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macandal
20-May-2015, 09:44
Since he does not have email, I thought it best to ask the question here.

I am interested in learning how to shoot/process (and print) glass negatives; I am not interested in tintypes or any other kind of "old-school" photographic styles. Is this the manual/book/DVD for me or not?

John Coffer's Manual/DVD information (http://www.johncoffer.com/Main_Page.htm#_Manuals_DVDs)

Thank you.

Bruce Schultz
20-May-2015, 12:47
Mine is about 8 years old, and I understand he's updated it quite a bit. Much of it does deal with tintypes and ambrotypes, but those are good starts for making wet-plate negatives just to get the basics. Then when you think you know it all, get ready to have your expertise challenged in a big way with negatives. One thing my manual only has intensification for negatives, not redevelopment which most people prefer for albumen and salt prints. Are you planning to make negatives for silver gelatin print? If so, you won't have to worry about either of those.

Tracy Storer
20-May-2015, 12:48
It depends on what kind of glass negatives you want to make.
I am not aware of any dry-plate glass plates currently in production, which leaves "wet-plate collodion" which is a 19th Century technique for making "tintypes" and glass negatives. I will leave the contents of Coffers book to someone who has it.

macandal
20-May-2015, 12:56
One thing my manual only has intensification for negatives, not redevelopment which most people prefer for albumen and salt prints. Are you planning to make negatives for silver gelatin print? If so, you won't have to worry about either of those.Yes, Bruce, I want to make silver gelatin prints.

So, in your opinion, would the answer to my question be yes, this manual will teach me how to produce glass negatives?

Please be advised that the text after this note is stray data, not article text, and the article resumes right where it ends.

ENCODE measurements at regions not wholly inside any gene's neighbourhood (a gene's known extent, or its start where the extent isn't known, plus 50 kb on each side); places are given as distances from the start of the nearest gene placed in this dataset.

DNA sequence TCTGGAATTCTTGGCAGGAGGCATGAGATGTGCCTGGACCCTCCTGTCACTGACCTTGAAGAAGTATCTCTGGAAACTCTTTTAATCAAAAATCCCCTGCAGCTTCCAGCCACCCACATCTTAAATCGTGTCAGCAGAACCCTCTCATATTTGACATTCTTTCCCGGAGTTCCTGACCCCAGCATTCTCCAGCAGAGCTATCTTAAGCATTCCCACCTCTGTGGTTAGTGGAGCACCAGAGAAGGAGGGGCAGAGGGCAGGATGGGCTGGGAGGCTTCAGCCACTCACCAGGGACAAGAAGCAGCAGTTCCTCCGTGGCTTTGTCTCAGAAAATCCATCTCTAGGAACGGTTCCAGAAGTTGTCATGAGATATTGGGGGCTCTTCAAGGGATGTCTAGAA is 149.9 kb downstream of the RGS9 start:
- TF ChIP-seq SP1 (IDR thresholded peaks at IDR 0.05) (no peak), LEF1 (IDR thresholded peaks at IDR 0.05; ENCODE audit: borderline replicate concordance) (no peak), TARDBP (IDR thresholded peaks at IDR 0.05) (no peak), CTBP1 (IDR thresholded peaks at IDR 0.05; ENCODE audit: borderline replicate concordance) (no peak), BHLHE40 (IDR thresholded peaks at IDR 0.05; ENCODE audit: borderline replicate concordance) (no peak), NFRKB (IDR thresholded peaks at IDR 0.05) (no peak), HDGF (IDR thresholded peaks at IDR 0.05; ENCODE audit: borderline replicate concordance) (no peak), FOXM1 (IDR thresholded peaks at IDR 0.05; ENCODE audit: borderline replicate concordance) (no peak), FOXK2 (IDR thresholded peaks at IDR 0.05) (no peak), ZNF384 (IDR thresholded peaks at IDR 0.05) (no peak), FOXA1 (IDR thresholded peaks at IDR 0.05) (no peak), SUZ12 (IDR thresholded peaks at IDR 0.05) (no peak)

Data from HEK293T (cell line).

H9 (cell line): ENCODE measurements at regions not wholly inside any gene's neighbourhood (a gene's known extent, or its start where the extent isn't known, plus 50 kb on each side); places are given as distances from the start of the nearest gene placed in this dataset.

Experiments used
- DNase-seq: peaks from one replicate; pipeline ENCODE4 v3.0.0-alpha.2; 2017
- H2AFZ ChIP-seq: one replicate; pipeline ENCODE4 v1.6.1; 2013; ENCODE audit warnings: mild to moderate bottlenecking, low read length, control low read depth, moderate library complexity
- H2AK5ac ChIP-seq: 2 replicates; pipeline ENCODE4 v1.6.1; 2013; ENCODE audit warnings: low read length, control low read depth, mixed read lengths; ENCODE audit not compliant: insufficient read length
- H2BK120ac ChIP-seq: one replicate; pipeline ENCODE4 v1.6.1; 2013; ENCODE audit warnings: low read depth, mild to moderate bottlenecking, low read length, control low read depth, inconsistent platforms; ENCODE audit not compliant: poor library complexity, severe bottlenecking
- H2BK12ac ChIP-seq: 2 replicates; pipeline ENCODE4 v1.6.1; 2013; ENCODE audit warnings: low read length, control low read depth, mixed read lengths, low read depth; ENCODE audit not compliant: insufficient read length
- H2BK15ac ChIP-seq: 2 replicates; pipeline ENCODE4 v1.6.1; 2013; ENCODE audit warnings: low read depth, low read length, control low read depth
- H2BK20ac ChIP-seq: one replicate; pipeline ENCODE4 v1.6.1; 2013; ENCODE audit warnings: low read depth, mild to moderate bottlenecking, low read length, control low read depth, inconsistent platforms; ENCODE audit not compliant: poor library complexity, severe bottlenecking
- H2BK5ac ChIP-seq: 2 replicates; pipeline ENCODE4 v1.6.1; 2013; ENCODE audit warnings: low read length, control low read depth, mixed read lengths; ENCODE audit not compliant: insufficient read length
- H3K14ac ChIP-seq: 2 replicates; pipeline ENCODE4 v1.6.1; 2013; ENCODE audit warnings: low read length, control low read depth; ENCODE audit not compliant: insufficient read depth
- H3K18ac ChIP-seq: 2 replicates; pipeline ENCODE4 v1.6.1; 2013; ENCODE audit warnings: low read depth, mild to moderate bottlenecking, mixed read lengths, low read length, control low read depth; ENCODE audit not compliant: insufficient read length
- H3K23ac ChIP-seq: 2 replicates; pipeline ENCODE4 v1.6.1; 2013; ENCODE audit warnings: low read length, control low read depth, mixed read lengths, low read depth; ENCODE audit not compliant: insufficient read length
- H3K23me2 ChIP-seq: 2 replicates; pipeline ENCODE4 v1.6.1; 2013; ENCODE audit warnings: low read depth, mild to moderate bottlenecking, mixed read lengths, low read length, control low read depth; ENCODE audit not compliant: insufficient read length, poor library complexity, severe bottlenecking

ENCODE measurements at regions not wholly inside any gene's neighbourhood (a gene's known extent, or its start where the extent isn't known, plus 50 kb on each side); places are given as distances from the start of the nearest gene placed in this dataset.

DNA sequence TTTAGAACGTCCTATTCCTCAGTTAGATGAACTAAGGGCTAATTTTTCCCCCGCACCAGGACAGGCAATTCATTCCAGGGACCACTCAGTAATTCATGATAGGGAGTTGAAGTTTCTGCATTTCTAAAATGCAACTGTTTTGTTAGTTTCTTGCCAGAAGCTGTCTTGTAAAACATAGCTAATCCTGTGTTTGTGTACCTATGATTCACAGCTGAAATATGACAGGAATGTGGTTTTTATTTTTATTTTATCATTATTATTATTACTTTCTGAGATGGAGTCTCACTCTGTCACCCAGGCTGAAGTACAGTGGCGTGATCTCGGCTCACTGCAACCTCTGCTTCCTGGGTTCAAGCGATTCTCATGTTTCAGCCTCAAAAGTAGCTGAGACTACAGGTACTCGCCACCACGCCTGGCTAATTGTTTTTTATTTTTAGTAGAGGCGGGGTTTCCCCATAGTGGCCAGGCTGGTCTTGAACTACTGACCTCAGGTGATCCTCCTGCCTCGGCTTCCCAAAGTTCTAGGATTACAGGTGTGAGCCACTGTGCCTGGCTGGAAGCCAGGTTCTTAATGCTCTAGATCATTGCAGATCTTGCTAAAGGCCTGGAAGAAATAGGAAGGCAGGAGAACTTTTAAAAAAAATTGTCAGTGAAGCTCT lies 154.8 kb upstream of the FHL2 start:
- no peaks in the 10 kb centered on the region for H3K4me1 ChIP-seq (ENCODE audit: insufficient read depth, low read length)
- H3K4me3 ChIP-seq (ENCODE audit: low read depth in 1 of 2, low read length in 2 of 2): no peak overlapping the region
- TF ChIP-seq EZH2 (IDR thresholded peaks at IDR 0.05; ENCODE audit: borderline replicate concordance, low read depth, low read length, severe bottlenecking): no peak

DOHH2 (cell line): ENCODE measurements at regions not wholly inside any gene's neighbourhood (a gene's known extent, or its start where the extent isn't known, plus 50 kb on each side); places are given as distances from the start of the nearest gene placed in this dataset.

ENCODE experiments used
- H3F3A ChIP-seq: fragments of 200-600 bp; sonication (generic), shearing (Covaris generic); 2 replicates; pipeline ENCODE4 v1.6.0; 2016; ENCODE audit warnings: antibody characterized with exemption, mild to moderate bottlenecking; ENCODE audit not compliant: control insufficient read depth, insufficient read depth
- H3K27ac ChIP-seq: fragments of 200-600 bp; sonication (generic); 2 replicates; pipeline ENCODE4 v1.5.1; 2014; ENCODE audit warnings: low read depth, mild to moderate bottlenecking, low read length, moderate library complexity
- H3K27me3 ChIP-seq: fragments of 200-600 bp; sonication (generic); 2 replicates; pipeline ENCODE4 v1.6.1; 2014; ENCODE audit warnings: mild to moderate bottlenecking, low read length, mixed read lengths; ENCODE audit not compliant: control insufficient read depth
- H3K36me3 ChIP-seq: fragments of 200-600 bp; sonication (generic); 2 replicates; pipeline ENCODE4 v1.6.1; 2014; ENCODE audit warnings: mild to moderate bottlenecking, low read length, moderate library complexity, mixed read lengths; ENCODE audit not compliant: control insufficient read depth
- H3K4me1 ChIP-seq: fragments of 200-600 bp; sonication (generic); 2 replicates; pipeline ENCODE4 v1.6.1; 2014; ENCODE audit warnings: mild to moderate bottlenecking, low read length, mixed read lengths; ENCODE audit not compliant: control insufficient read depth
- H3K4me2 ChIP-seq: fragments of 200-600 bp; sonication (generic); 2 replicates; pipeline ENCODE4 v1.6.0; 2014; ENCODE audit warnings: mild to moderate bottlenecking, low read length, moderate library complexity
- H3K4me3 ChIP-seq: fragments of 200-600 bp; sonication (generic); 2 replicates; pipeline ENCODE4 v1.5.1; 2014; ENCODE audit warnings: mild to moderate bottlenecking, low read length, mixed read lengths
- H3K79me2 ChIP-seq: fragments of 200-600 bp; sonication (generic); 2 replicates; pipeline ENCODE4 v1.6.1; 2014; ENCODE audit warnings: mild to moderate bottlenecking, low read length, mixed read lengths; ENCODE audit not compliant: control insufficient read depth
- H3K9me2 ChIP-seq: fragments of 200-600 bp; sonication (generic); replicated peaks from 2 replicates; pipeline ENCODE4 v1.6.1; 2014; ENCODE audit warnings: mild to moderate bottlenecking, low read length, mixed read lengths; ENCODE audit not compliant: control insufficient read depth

Thanks.

Light Guru
20-May-2015, 17:42
It depends on what kind of glass negatives you want to make.
I am not aware of any dry-plate glass plates currently in production, which leaves "wet-plate collodion" which is a 19th Century technique for making "tintypes" and glass negatives. I will leave the contents of Coffers book to someone who has it.

You can also still make dry plate negatives.

Bruce Schultz
20-May-2015, 20:35
Yes, it will but I'm not sure I'd want to make wet plate negatives without first learning to make positives. I usually make a positive image as a test plate and one I get a good image, I'll make the negative exposure 1.5-2x the exposure time for a negative. The best thing is to find a workshop from someone with lots of experience

Randy Moe
20-May-2015, 22:42
Read this site. It will tell you everything.

http://www.thelightfarm.com/

Coffer's web site also shares a lot of info.

I will be making glass negs next winter.

Tim Meisburger
20-May-2015, 23:06
Sorry to but in, but I am getting from this discussion that negatives are more difficult to make than positives. I have never heard that before; only that negative require more exposure than positives. Can anyone confirm?

Randy Moe
20-May-2015, 23:33
I am still studying and have no experience.

Bruce Schultz
21-May-2015, 09:26
To make good negatives for albumen/salt requires super-clean glass and well filtered albumen if you sub the glass, Then there's the intensifying, an exercise in patience and an investment in time.
Yes, the exposures require longer times than positives but not too much. How much is too much is tricky but that's where a positive can be a good baseline for gauging negative exposure. Of course, if the light changes in the meantime, that benchmark is lost.

goamules
21-May-2015, 10:42
But if you want to make glass negatives and just use regular silver gelatin paper, it's easy with wetplate.

The issue is some printing processes need a very dense negative. Wetplate often makes a thin negative. So all the shenanigans of redeveloping or intensifying were invented for those old processes like Albumen (and I believe Platinum, and several other techniques). When I've made a wetplate negative, they print well for me.

The steps for wetplate are fairly easy. You can mix chemistry on the same day that you are going to shoot, for example. When you shoot a plate, you will know in 5 minutes if it's dense enough.

macandal
23-May-2015, 12:01
So, where do I buy chemistry/materials for wet plate photography?

Thanks.

axs810
23-May-2015, 13:03
Macandal - https://www.bostick-sullivan.com/

Fr. Mark
28-Aug-2015, 21:40
Art craft Chemicals, photographer's formulary and maybe even Freestyle will have some things. A certain auction site might have better prices. The book has an extensive list of vendors or at least my copy ?2014? Does. John also sells certain hard to find items at his workshops too according to the advertising. He also answers letters which is pretty cool.

cuypers1807
29-Aug-2015, 05:00
Even if you don't make positives, Coffer's book and DVD are well worth the money.